Edit four or five I did go back through the spreadsheets and cherry pick some of my favorite bits, but the manuscript wasn't ready for those bits until edit four or five. And a large majority of what's on those spreadsheets wasn't important to the story. If the planning had eliminated the editing I would say plan on, plot like the wind, but that wasn't my experience. If anything the planning helped editing more than writing.

I will say knowing where I wanted each chapter to go was helpful in staying on task, but I guess my point is, since this is your first, like me, you really won't know your process nor what worked and didn't work until you finish your process. And in your case finishing means starting.

I found learning what you can expect from yourself is fun. I learned once I started writing a chapter I really couldn't focus on anything else until it was finished. It helped me determine how much time I'd need to set aside in life for each chapter. I learned my word count was consistent. Every time I sat to write I was spent at the same word count +/- 500 words. Progress and learning myself as a writer made me more confident.

I'm sure your process will be different, everyone's is different from everyone else. And I suspect every book is a different process still, but I won't know that until I've actually finished my next and done or not done it differently. And you won't know yours until you've finished the first.

I don't think you'll necessarily know what subsequent books in a series will need until you explore the first one. I think by overplanning you are running the risk of stifling your own creativity. At present, there is no way to know if your most brilliant ideas will be exposed by plotting or writing. If you insist on following your own preconceived notions of your process, you are potentially robbing yourself of your own magic of discovery. Just my opinion. And I'm nobody.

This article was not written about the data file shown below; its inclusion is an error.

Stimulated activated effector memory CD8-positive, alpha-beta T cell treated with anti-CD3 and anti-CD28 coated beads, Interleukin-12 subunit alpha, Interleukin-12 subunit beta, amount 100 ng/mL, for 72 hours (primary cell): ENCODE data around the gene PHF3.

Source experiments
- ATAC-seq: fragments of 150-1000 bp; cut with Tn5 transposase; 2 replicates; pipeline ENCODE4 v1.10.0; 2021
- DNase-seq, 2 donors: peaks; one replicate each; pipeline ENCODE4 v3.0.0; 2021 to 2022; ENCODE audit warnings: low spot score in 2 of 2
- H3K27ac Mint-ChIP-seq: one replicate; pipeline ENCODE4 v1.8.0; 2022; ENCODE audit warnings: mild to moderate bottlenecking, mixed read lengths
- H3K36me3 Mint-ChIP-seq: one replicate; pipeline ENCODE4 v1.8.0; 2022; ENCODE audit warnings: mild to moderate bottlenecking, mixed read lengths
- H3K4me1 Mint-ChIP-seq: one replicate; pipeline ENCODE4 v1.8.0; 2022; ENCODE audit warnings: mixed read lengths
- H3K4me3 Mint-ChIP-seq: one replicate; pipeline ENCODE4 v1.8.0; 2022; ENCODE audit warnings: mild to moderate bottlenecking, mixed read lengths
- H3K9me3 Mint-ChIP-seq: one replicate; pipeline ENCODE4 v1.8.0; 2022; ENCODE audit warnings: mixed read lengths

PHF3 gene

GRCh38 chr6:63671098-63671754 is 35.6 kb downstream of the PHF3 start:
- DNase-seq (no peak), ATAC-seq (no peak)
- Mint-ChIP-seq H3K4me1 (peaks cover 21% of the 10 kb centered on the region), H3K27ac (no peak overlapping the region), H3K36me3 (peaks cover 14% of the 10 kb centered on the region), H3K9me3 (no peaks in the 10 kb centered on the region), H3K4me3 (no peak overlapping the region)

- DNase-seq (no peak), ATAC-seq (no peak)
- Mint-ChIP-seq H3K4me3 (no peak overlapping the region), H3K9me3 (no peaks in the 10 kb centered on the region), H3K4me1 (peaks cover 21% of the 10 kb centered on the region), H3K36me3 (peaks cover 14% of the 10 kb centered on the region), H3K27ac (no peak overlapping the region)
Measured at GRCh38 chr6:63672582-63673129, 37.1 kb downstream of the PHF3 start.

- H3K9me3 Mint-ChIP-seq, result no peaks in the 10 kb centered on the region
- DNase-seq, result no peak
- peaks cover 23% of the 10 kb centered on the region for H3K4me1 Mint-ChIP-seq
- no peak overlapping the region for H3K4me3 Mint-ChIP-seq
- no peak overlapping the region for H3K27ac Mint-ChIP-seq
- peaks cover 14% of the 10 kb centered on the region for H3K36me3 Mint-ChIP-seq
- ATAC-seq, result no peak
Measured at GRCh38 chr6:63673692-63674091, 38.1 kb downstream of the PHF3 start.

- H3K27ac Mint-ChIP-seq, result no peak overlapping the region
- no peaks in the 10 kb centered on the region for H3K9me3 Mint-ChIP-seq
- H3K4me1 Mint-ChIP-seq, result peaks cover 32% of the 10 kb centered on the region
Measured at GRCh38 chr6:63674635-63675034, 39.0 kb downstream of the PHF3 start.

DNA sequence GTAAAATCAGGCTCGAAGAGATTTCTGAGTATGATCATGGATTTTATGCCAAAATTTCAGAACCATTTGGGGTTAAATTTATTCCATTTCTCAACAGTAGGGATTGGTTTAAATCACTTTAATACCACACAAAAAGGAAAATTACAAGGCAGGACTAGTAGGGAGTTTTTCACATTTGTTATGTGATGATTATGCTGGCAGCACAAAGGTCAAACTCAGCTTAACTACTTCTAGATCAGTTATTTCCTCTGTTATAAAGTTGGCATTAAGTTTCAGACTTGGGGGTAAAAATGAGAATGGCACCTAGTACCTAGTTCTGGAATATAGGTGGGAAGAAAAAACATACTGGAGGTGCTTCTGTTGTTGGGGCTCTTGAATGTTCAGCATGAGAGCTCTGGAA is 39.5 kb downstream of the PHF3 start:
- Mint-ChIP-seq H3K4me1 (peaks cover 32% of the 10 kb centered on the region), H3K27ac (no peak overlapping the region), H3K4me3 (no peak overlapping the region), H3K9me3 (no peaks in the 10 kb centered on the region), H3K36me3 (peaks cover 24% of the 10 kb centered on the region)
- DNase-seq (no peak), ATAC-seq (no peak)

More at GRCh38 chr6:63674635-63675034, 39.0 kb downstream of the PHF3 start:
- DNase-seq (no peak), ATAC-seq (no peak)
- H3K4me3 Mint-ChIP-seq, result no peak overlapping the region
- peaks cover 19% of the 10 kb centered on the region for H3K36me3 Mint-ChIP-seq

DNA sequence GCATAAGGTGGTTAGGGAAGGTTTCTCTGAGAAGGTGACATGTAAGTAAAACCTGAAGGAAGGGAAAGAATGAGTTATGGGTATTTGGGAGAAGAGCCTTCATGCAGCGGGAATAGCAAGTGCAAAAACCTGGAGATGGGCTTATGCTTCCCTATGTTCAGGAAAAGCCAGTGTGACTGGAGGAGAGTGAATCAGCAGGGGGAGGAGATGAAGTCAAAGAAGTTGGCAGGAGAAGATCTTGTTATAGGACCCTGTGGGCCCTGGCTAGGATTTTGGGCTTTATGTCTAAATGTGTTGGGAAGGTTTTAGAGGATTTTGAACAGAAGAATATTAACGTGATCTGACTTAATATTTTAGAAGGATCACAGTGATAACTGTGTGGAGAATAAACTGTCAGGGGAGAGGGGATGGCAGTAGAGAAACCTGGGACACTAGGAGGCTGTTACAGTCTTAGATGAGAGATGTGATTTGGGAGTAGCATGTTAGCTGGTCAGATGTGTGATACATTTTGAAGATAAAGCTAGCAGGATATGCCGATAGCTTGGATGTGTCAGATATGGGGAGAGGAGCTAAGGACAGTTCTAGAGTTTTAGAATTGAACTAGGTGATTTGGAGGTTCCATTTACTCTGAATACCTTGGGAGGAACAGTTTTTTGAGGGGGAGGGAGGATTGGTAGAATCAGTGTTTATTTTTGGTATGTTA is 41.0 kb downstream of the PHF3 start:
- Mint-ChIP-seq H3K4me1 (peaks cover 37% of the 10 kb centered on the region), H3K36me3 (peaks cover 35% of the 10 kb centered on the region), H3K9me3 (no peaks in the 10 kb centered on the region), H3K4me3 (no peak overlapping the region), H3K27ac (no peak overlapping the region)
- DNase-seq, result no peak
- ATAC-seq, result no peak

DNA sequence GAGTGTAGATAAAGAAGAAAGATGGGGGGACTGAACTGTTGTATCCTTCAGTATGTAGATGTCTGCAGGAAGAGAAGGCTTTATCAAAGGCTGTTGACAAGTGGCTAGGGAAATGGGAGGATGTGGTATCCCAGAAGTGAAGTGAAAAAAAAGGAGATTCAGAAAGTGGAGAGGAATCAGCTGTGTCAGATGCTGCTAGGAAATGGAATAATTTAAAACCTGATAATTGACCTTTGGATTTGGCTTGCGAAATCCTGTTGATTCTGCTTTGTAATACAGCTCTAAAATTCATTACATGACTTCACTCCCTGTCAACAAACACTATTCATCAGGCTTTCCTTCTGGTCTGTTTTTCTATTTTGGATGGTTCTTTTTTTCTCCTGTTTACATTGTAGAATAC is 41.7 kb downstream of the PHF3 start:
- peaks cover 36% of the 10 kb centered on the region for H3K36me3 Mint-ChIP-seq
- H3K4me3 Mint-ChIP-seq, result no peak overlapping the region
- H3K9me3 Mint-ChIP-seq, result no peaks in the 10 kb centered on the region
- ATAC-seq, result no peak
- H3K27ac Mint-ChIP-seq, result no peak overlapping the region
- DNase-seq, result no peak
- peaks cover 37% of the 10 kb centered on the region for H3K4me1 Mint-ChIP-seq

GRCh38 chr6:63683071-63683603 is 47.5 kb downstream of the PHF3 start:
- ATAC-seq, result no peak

Best of Luck!!

Maze Runner
08-07-2018, 09:53 PM
For me it's tenuous, and that's an understatement. The only thing that's helped was when someone complimented something I'd written. 'Course, the opposite is also true. Funny thing is, I can't think of many artists who are so sure of themselves that their confidence doesn't waver. And it's always surprised me how much reassurance even accomplished, successful artists need--I think it has to do with how elusive and subjective it all is.

DepressedbutnotDead
08-13-2018, 06:14 PM
I find that it comes and goes. I've gone months writing every day, really into my work, then other times it seems I go weeks without writing anything. A lot of the time it is when I hit a wall with a project - the what do I do now? Best way to get over it, the old tradition - read something inspiring and just start writing.

vestige
08-15-2018, 01:35 AM
I'm sort of the same way. There's times where I hit a brick wall of writer's block and I take a step back, try to approach it from another angle and give it another shot. If that doesn't work, I usually try to listen to some of my favorite musical tunes and/or will take a break and physically move away from my laptop or desktop, wherever I may be writing and let myself relax and then come back when I feel like I'm ready.

Lately I've been sort of on hiatus, trying my hand at an outline for the rest of one novel I've been working on for awhile.

rosegold
08-15-2018, 01:46 AM
I have absolutely no idea. I'll read a chapter and be convinced that I'm brilliant. One hour later, I'll read the same chapter with the urge to tear apart every word.

DanielSTJ
08-15-2018, 05:12 AM
I have absolutely no idea. I'll read a chapter and be convinced that I'm brilliant. One hour later, I'll read the same chapter with the urge to tear apart every word.

Agreed. Sometimes I think it's so good, other times I believe it's SO BAD. :X